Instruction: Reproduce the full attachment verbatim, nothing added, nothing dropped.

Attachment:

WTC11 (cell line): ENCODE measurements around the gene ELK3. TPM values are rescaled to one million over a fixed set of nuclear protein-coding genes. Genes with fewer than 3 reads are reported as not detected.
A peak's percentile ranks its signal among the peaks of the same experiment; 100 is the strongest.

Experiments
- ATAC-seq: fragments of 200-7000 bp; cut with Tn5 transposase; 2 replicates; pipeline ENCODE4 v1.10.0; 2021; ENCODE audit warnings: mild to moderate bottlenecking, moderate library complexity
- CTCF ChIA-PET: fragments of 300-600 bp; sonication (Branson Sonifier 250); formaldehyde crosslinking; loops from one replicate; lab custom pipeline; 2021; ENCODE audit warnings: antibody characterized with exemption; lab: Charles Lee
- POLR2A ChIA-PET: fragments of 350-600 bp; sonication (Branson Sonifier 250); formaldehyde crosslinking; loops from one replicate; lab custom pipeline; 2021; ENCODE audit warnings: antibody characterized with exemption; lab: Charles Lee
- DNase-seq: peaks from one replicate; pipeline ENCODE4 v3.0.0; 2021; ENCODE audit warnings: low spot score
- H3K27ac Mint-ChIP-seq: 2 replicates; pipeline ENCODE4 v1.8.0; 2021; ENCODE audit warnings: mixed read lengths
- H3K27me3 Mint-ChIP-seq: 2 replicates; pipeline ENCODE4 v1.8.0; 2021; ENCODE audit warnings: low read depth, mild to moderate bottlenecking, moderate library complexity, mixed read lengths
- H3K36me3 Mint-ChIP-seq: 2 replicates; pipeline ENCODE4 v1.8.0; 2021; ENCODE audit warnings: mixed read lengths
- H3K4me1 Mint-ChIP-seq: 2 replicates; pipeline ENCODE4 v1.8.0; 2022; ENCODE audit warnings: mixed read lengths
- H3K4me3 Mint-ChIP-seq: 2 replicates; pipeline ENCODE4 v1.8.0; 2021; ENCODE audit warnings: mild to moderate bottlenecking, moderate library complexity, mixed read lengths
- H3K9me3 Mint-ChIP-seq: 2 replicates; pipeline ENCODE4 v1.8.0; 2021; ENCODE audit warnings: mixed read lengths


WTC11 (cell line): ENCODE measurements around the gene ELK3. TPM values are rescaled to one million over a fixed set of nuclear protein-coding genes. Genes with fewer than 3 reads are reported as not detected.
A peak's percentile ranks its signal among the peaks of the same experiment; 100 is the strongest.

Experiments
- ATAC-seq: fragments of 200-7000 bp; cut with Tn5 transposase; 2 replicates; pipeline ENCODE4 v1.10.0; 2021; ENCODE audit warnings: mild to moderate bottlenecking, moderate library complexity
- CTCF ChIA-PET: fragments of 300-600 bp; sonication (Branson Sonifier 250); formaldehyde crosslinking; loops from one replicate; lab custom pipeline; 2021; ENCODE audit warnings: antibody characterized with exemption; lab: Charles Lee
- POLR2A ChIA-PET: fragments of 350-600 bp; sonication (Branson Sonifier 250); formaldehyde crosslinking; loops from one replicate; lab custom pipeline; 2021; ENCODE audit warnings: antibody characterized with exemption; lab: Charles Lee
- DNase-seq: peaks from one replicate; pipeline ENCODE4 v3.0.0; 2021; ENCODE audit warnings: low spot score
- H3K27ac Mint-ChIP-seq: 2 replicates; pipeline ENCODE4 v1.8.0; 2021; ENCODE audit warnings: mixed read lengths
- H3K27me3 Mint-ChIP-seq: 2 replicates; pipeline ENCODE4 v1.8.0; 2021; ENCODE audit warnings: low read depth, mild to moderate bottlenecking, moderate library complexity, mixed read lengths
- H3K36me3 Mint-ChIP-seq: 2 replicates; pipeline ENCODE4 v1.8.0; 2021; ENCODE audit warnings: mixed read lengths
- H3K4me1 Mint-ChIP-seq: 2 replicates; pipeline ENCODE4 v1.8.0; 2022; ENCODE audit warnings: mixed read lengths
- H3K4me3 Mint-ChIP-seq: 2 replicates; pipeline ENCODE4 v1.8.0; 2021; ENCODE audit warnings: mild to moderate bottlenecking, moderate library complexity, mixed read lengths
- H3K9me3 Mint-ChIP-seq: 2 replicates; pipeline ENCODE4 v1.8.0; 2021; ENCODE audit warnings: mixed read lengths